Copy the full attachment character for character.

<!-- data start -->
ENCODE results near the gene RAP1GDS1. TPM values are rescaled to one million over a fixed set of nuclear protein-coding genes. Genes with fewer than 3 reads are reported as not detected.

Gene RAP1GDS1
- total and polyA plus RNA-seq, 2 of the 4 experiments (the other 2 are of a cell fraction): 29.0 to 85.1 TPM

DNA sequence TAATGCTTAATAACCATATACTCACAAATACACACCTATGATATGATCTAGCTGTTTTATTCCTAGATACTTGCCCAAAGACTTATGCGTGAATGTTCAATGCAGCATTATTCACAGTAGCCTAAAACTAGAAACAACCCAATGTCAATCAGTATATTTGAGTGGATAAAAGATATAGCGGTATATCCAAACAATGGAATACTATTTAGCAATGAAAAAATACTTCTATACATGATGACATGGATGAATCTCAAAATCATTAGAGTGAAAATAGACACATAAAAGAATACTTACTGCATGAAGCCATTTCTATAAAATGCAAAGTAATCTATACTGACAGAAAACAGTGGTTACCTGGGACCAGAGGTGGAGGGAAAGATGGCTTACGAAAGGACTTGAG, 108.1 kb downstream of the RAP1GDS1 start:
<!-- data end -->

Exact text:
ENCODE results near the gene RAP1GDS1. TPM values are rescaled to one million over a fixed set of nuclear protein-coding genes. Genes with fewer than 3 reads are reported as not detected.

Gene RAP1GDS1
- total and polyA plus RNA-seq, 2 of the 4 experiments (the other 2 are of a cell fraction): 29.0 to 85.1 TPM

DNA sequence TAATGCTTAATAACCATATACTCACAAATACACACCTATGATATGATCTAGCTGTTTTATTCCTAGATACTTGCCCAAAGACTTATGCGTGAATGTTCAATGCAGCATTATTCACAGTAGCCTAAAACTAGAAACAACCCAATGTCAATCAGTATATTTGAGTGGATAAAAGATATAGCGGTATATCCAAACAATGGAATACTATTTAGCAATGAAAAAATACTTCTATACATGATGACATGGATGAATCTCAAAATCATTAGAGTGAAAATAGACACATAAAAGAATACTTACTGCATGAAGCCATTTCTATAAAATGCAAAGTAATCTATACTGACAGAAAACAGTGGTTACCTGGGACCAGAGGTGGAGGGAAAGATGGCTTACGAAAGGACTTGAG, 108.1 kb downstream of the RAP1GDS1 start: